00:20:16   and it doesn't have to be a high-end big system,

00:20:19   it just gets bigger.

00:20:20   You have to have generally some kind of receiver or amp,

00:20:22   and then you have to have,

00:20:24   you have to buy separate speakers, you know?

00:20:25   And even though I'm a two channel or 2.1 person,

00:20:30   I love having a subwoofer and the two speakers,

00:20:33   that's a great system for me.

00:20:34   I know Jon espouses at least having a center channel,

00:20:37   and I can see the reasons for that.

00:20:38   That's kind of, it's kind of a preference thing.

00:20:40   And so I see that both ways.

00:20:42   And again, John was right, you know, with HomePods,

00:20:45   like you can't expand that system,

00:20:47   whereas with anything else you can.

00:20:49   But what everybody will tell you,

00:20:51   all the people who are soundbar apologists,

00:20:53   they'll tell you, oh yeah, get the soundbar, it's okay.

00:20:55   But if you really want the best setup,

00:20:58   also get front, left, and right separate speakers

00:21:01   and rears and a subwoofer.

00:21:03   Well, if you're doing that, then all the soundbar is

00:21:06   is an extraordinarily expensive, crappy center channel with an amp in it.

00:21:10   And you're better off separating out those rules.

00:21:13   I don't think they'll tell you to get bright and left with a soundbar.

00:21:16   Yeah, no, I think you've jumped off the ship at this point.

00:21:20   I mean, I understand the point you're making, but--

00:21:22   and I agree wholeheartedly, by the way, that your average soundbar,

00:21:26   from everything I've experienced, sounds like garbage.

00:21:28   I completely agree.

00:21:29   Although I still think it sounds way better than most TV speakers.

00:21:31   Like, there is a jump between--

00:21:32   It's a pretty low par.

00:21:33   --TV speakers and even the worst soundbar.

00:21:35   That's true.

00:21:36   but that's a very, very low bar.

00:21:37   - Honestly, not for many people.

00:21:39   Like, it turns out, like, I mean, look, obviously,

00:21:42   you know, everyone is picky about different things,

00:21:44   but like, for most people's needs,

00:21:47   a sound bar isn't that much better

00:21:49   than the built-in speakers on most decent TVs.

00:21:52   Now, that's a lot of mosts,

00:21:53   there's a lot of qualifying words there, I know that,

00:21:56   but for the most part, sound bars usually do not pull off

00:22:00   what they purport to pull off.

00:22:02   What they purport is, this is going to be

00:22:04   a relatively smallish, relatively simpleish thing

00:22:08   that's gonna be way better.

00:22:09   And of course they play all the same tricks as HomePods.

00:22:13   Like, oh, you can just have this one thing in the middle

00:22:15   and we'll bounce sound off the walls.

00:22:16   And none of that really works very well.

00:22:18   You can always tell, oh, this is all coming from the middle.

00:22:21   It's not fooling anybody, you can't beat physics.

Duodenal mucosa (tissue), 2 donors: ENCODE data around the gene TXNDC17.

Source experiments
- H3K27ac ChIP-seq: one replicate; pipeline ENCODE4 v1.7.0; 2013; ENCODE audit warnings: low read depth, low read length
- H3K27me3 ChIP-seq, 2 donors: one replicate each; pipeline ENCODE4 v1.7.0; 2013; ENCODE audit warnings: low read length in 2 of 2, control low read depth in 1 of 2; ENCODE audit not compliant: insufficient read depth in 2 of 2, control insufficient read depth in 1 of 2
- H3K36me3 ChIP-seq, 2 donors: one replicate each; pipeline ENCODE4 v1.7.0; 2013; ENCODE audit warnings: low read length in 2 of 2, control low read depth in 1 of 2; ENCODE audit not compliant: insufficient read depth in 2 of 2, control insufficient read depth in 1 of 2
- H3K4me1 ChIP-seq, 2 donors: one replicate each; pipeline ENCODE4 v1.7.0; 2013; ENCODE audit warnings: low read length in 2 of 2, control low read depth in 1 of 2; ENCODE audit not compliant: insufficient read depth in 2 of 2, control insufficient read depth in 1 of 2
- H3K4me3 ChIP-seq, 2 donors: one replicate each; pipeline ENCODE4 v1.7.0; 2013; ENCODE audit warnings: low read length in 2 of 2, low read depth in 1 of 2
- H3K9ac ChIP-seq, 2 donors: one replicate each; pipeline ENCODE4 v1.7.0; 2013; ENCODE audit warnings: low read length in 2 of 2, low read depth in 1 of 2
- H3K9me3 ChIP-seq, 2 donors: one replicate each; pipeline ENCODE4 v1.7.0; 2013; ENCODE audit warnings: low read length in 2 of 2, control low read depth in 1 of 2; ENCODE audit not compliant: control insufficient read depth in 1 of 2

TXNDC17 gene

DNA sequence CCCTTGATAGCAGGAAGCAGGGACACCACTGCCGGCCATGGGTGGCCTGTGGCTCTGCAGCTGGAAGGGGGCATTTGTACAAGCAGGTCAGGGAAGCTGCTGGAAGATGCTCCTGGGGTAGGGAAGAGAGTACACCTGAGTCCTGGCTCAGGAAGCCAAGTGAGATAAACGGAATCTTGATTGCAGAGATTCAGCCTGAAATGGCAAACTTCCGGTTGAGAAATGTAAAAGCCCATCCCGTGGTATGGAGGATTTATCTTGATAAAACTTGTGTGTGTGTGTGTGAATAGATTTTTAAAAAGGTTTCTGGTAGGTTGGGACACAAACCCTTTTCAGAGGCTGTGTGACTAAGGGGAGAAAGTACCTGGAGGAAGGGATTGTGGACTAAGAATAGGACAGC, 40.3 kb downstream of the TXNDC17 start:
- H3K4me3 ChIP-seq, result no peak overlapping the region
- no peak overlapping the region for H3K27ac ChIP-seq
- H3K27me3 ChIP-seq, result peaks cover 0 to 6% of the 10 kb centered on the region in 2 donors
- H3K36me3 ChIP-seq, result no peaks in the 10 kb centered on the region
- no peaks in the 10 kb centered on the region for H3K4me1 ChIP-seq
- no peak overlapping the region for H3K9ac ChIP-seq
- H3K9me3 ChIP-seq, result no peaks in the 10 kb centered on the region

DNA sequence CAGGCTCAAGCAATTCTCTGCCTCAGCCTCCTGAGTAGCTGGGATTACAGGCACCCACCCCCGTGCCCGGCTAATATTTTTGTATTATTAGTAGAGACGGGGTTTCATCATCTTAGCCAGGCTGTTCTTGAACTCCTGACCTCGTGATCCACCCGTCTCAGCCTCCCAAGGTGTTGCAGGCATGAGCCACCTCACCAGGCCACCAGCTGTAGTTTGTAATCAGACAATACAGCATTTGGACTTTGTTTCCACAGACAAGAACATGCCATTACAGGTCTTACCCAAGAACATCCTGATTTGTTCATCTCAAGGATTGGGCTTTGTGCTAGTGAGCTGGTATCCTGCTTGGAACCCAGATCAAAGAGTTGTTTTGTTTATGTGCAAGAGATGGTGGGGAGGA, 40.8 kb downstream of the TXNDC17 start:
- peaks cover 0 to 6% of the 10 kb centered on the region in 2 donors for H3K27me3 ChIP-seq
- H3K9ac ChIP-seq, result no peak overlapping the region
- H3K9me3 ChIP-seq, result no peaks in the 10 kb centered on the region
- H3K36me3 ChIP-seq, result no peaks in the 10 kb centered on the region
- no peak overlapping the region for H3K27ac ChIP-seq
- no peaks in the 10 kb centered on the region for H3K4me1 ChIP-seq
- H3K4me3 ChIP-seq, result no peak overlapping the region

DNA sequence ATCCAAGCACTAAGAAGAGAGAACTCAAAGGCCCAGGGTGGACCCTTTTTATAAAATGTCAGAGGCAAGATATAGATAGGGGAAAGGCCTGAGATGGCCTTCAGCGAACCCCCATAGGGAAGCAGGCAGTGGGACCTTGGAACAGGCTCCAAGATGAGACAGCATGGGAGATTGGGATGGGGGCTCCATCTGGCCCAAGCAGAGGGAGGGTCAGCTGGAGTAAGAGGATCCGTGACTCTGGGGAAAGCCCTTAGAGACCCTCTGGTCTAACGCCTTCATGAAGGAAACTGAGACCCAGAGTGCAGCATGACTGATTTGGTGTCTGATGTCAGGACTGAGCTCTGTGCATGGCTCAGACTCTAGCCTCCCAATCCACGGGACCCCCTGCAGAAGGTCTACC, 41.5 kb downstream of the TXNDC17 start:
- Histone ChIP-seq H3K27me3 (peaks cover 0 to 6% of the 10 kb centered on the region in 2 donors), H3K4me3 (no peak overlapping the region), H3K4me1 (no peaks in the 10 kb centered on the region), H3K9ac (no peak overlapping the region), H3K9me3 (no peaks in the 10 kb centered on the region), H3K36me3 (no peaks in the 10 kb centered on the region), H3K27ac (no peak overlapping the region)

00:22:23   But what people think they are good at,

00:22:28   they're not that good at.

00:22:29   - I don't know, I think it's one of those things

00:22:32   where if you are willing to spend the money for a,

00:22:35   like Jon has been saying, a properly good soundbar,

00:22:39   then it can be done well.

00:22:41   Although I will say even the ARC,

00:22:43   which is the most fancy soundbar that Sonos makes,

00:22:46   it is pretty tinny without an attachment.

00:22:48   - And it is not, that is not an example

00:22:50   of a high-end soundbar, by the way.

00:22:52   - Okay, well then what would you?

00:22:53   - Like the fancy ones are substantially more expensive

00:22:56   than the Sonos ARC and substantially larger

00:22:59   and usually do come with a subwoofer.

00:23:01   They're not cheating, they just have tons of speaker drivers

00:23:05   widely separated with high quality and the built in guts

00:23:08   to amplify them and make them sound good.

00:23:10   And they have some smarts to make the,

00:23:13   aiming them around the room.

00:23:14   Like the bouncing is never gonna make it sound like

00:23:15   it's coming from behind you, behind you.

00:23:17   But the very best ones sound like they're on the side of you

00:23:20   which is much better than only being in the front.

00:23:22   (upbeat music)

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00:25:27   - Vortech writes with a recommendation

00:25:34   for what happens when you accidentally tap a HomePod

00:25:36   and you're an outlet.

00:25:37   Well, it turns out accessibility is for everyone,

00:25:40   as we know but often forget.

00:25:42   You can go into Touch Accommodations

00:25:45   and then have a Hold Duration.

00:25:47   I presume this is specific to the HomePod.

00:25:49   I don't have a HomePod, so I can't try this out myself.

00:25:51   But anyways, you can set a Hold Duration

00:25:54   for a very small amount of time.

00:25:55   In this screenshot, Vortec had set it for 0.2 seconds,

00:26:00   and that will presumably stop an accidental touch,

00:26:03   and you can always make it longer if need be.

00:26:05   - Yeah, I mean, this is better than nothing,

00:26:09   but if only there was some way,

00:26:12   if we had designed some kind of input device--